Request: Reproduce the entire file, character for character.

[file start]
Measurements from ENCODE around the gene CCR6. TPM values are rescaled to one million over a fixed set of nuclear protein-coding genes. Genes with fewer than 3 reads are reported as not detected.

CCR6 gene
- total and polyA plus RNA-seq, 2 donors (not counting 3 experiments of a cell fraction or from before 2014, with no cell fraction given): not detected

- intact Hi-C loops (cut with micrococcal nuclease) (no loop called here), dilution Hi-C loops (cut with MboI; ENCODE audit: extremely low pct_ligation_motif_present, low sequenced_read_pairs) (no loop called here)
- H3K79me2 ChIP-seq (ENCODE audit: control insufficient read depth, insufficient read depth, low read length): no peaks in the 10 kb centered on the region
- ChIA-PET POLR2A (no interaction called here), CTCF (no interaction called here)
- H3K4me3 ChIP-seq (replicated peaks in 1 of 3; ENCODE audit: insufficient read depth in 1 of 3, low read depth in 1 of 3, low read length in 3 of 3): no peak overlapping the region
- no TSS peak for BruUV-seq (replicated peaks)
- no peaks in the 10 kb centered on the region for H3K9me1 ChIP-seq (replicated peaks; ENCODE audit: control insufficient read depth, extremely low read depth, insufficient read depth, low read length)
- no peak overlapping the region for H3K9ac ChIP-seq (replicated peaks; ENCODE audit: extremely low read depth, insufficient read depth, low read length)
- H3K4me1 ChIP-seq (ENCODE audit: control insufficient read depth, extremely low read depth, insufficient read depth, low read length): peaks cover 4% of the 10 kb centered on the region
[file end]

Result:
Measurements from ENCODE around the gene CCR6. TPM values are rescaled to one million over a fixed set of nuclear protein-coding genes. Genes with fewer than 3 reads are reported as not detected.

CCR6 gene
- total and polyA plus RNA-seq, 2 donors (not counting 3 experiments of a cell fraction or from before 2014, with no cell fraction given): not detected

- intact Hi-C loops (cut with micrococcal nuclease) (no loop called here), dilution Hi-C loops (cut with MboI; ENCODE audit: extremely low pct_ligation_motif_present, low sequenced_read_pairs) (no loop called here)
- H3K79me2 ChIP-seq (ENCODE audit: control insufficient read depth, insufficient read depth, low read length): no peaks in the 10 kb centered on the region
- ChIA-PET POLR2A (no interaction called here), CTCF (no interaction called here)
- H3K4me3 ChIP-seq (replicated peaks in 1 of 3; ENCODE audit: insufficient read depth in 1 of 3, low read depth in 1 of 3, low read length in 3 of 3): no peak overlapping the region
- no TSS peak for BruUV-seq (replicated peaks)
- no peaks in the 10 kb centered on the region for H3K9me1 ChIP-seq (replicated peaks; ENCODE audit: control insufficient read depth, extremely low read depth, insufficient read depth, low read length)
- no peak overlapping the region for H3K9ac ChIP-seq (replicated peaks; ENCODE audit: extremely low read depth, insufficient read depth, low read length)
- H3K4me1 ChIP-seq (ENCODE audit: control insufficient read depth, extremely low read depth, insufficient read depth, low read length): peaks cover 4% of the 10 kb centered on the region